Once we returned home the kids got ready for their afternoon at the lake. My friend Sally had nicely volunteered to take them for several hours so that Bill and I could have some time to ourselves. I was impressed to watch the kids get their bags ready with towels, clothes, and sunscreen. Aidan even got Amelia a towel without bitching about having to do it. Soon they were off.
I took a leisurely shower. I discovered recently that if I sit on the floor in front of our full-length mirror I can actually dry and style my hair and put on make up without feeling worn out afterwards. When I went downstairs Bill greeted me warmly, “You look really nice.” Of course, he always says that, leaving me to question if he really has 20/20 vision. But on this particular night I actually felt like I looked presentable for the first time in months.
For the past several months Bill and I have had little leisurely time together. After the hospitalization we needed a steady stream of visitors to help with my recovery and running the household. Consequently, privacy was completely lost. In the few private moments we shared, our conversations involved my illness and what to try next. Our entire lives seemed to revolve around my health concerns and trying to maintain some semblance of a normal life for the kids. We literally had not simply enjoyed each other’s company in three months.
For our inaugural date, Bill and I had decided to see a movie just in case I was not able to speak. He lobbied unsuccessfully for the latest Indiana Jones. Not to be agist or anything but men on Geritol should not be playing action heroes. At some point it is time to get a new gig. Plus, Harrison Ford has never done a thing for me even in his Han Solo days. I was too tired to look for a movie so we went with Bill’s second choice, “What Happens In Vegas.” It turned out to be a sweet albeit mindless romantic comedy, which was exactly what I needed. I have enough drama in my own life without paying eight bucks to see made-up drama.
After the movie I was still feeling well. I really needed to go home to finish my tube feedings for the day, but I wanted to be out with Bill like a normal couple. So we went out for dinner. My cough was at a minimum and I was actually able to talk. And we talked and joked like we used to do, laughing about our overly solicitous waiter and other random things. Humor has always been the mainstay of our relationship and it has been harder and harder to find it over the past few months. It felt so good to laugh again. It was just like old times. At one point he looked at me across the table with wet eyes, “It is so good to have you back.”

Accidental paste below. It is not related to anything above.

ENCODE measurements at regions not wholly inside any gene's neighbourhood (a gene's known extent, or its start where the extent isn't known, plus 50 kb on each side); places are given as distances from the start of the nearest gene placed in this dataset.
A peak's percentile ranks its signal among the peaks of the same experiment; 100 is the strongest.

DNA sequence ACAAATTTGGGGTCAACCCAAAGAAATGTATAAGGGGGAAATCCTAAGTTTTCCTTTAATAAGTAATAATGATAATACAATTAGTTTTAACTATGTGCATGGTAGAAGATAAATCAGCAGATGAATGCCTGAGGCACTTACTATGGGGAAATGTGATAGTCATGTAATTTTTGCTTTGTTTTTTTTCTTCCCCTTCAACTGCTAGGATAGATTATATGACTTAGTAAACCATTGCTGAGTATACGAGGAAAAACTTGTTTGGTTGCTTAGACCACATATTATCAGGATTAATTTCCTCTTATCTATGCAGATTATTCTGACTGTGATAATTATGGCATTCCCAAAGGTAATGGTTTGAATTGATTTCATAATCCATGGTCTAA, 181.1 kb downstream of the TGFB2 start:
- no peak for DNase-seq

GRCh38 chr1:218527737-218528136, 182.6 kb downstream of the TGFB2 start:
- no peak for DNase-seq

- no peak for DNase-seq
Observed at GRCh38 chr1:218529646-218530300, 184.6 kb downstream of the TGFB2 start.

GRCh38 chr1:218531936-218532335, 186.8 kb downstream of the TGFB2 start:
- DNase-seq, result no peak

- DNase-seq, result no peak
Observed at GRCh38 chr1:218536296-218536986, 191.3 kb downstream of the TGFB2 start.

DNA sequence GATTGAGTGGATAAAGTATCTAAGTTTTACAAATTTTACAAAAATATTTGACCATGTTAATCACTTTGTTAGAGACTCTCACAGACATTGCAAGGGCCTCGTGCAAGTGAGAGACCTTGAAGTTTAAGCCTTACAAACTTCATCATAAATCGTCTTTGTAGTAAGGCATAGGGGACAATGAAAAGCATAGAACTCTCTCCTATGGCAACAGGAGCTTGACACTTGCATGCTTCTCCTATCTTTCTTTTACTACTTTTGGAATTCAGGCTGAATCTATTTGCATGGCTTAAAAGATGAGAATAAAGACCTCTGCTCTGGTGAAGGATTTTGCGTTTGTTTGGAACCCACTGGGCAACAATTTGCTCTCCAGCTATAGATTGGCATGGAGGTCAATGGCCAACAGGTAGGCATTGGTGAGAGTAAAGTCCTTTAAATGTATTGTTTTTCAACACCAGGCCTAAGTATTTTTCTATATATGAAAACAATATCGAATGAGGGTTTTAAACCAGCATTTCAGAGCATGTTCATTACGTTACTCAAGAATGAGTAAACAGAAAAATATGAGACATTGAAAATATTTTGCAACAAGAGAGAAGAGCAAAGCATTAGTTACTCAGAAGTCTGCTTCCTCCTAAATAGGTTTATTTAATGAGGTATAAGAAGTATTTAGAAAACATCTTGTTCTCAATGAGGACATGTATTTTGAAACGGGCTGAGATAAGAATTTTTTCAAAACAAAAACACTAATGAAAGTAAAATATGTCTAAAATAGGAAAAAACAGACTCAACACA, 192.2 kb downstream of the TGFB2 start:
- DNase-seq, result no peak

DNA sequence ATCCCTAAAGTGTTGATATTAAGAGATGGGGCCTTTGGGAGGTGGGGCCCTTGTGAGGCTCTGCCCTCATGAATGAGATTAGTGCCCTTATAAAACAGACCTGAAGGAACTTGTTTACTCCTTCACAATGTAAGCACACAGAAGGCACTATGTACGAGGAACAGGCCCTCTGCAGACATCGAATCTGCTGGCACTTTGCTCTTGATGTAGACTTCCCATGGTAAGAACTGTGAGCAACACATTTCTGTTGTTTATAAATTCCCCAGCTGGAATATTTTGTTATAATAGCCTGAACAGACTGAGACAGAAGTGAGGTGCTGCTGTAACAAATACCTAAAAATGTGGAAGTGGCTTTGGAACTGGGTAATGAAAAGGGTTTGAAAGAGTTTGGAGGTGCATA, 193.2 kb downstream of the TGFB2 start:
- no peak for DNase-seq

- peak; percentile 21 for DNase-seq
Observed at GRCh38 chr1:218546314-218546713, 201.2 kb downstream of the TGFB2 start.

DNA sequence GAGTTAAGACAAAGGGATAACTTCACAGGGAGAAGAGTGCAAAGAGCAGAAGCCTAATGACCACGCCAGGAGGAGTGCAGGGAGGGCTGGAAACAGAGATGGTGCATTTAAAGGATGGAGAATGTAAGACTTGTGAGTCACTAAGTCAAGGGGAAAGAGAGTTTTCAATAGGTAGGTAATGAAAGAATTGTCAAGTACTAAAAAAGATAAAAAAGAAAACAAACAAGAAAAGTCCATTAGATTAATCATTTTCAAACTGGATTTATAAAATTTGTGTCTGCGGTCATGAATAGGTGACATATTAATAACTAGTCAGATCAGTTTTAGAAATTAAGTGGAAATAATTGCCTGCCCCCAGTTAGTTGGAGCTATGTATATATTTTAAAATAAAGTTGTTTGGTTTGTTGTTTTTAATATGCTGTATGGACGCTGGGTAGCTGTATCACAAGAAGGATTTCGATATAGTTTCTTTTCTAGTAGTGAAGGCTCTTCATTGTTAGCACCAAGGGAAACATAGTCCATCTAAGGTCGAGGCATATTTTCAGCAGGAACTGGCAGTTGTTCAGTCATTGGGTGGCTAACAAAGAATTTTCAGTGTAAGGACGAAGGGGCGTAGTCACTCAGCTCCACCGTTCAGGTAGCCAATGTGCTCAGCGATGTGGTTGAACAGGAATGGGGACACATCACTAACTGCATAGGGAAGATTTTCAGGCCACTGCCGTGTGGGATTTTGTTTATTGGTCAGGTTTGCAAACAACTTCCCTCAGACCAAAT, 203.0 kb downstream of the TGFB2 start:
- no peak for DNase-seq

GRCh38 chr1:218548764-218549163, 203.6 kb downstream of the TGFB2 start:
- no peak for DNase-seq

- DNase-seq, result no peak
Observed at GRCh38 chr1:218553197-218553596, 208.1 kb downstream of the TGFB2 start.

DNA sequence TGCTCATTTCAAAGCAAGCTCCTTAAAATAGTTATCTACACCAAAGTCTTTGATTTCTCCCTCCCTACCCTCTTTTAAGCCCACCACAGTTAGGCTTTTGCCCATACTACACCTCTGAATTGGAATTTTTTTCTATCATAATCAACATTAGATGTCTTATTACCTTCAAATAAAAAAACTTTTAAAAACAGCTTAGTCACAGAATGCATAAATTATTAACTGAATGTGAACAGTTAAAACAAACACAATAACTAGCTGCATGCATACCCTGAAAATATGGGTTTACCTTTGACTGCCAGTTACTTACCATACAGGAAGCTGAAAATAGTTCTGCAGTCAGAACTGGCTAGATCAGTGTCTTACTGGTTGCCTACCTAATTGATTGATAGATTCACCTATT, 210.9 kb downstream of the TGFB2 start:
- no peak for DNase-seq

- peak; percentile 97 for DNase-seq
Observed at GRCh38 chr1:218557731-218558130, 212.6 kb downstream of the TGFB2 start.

On the way to pick up the kids I had a coughing fit and threw up. It was one half hour of misery in what had otherwise been a perfect day, and I tried to think about it that way. I can handle 30 bad minutes in exchange for 12 good hours.
Amelia went off to a late night movie viewing at a friend’s house and I pictured her laying on her belly head propped on her hands with her legs swinging, pajama party style. There she could be like any other girl, a girl who doesn’t have a sick mommy. Aidan read me his new books before I tucked him into bed. We snuggled together for a good twenty minutes and I nuzzled my nose against his little head. Then, I got into bed and Bill tucked me in. He sleeps in the guest room these days while I try to get my sleep situation under control. That way only one of us is perpetually sleep deprived. He kissed me good night and said, “I love you.” I wasn’t able to speak so I answered him back in American Sign Language. I thought back on all the nights we fell off to sleep without saying those words, and now we never ever forget to say them.
I said my prayers and I thanked God for all the wonderful parts of the day: dominoes, Pixar penguins, bookstores, holding hands, laughter, friends who know exactly how to help most, parties for little girls, and snuggles with little boys. I even thanked God for Asthon Kutcher for being sweet and endearing in a way that exceeded my expectations. And I thanked God for Bill who can see me underneath all my symptoms and suffering and have faith that I will one day be myself again. As I fell off to sleep I felt the corners of my mouth turned up in a smile; I was happy and just a little hopeful that someday it’s all going to be ok again.